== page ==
He climbed the Everest and the Kilimanjaro wearing nothing but shoes and shorts, he completed a full marathon above the arctic circle in Finland, in temperatures close to −20 °C (−4 °F) again dressed in nothing but shorts. He also beat several world records for the longest amount of time in the ice that any human being as ever accomplished (1 hour 52 minutes and 42 seconds).

So far you might think: “well, here is this freak of nature doing cool things. Good for him!”.

I wouldn’t been writing this post if there was something more to him, something that science looked into.

If you are reading my blog you’re also a skeptic and your “scam-o-meter” beeps very loudly when it comes to Wim Hof.

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The Wim Hof Phenomenon

As with every new “weird” thing, Wim Hof became very popular in USA before in his native land Holland.

Interviewed by Joe Rogan, Tim Ferriss, London Real he quickly became a synonym for cold = good.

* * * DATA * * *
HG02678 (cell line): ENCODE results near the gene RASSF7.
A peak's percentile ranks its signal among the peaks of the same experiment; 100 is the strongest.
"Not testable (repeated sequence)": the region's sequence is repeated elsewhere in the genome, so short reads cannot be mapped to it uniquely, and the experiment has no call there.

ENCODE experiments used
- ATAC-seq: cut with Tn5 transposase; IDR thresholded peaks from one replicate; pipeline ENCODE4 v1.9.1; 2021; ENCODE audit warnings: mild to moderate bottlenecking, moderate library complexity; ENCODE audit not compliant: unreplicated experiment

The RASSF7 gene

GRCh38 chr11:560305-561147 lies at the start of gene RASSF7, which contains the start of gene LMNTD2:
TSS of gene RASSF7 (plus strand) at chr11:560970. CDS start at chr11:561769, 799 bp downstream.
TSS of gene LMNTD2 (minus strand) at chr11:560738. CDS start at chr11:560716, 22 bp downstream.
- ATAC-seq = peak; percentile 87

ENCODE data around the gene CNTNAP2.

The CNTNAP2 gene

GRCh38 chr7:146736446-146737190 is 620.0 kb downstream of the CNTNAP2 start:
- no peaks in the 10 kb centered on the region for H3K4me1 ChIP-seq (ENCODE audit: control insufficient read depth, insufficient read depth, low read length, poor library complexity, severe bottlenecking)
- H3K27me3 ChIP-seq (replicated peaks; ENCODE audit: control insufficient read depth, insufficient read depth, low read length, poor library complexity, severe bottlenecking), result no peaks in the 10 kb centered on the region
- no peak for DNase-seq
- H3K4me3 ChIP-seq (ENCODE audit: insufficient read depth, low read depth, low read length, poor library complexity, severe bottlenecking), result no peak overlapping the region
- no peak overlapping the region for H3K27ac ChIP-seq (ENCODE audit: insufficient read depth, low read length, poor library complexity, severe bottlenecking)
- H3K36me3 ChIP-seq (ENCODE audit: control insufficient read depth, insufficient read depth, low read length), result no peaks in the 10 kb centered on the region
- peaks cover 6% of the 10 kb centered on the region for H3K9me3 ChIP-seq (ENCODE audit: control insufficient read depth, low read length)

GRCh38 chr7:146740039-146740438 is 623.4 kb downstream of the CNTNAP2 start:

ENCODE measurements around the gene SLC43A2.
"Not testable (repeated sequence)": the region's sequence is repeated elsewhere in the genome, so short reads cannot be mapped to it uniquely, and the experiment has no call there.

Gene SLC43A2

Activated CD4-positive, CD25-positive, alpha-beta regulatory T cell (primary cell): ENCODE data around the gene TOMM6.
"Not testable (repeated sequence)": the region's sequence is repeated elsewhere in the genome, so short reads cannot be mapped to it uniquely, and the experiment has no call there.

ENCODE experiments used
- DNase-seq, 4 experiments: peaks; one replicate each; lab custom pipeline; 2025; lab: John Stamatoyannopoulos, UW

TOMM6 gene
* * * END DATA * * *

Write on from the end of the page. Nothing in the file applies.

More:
Many people started applying the Wim Hof Method, posting pictures of themselves swimming in ice lakes, showing themselves in water baths covered in ice and swearing how their lives were changed and whatnot.

A photo posted by Wim Hof (@iceman_hof) on

To me, this raises so many red flags you can’t even imagine. Here, the patrons of the Broscience consecrating a new idol to the masses that immediately adhere ecstatic to the new verb.

I had to look more into it. I’m all about personal development and growth. If there’s something new that could benefit me and you I’m on it but before, I want to know how much truth is in it and how much bullshit is in there.

And here comes the reason for this post.

The Radboud University Medical Centre in the Netherlands has performed some cool studies on Wim Hof and his techniques and found out things so revolutionary that biology books need a couple of chapters to be rewritten.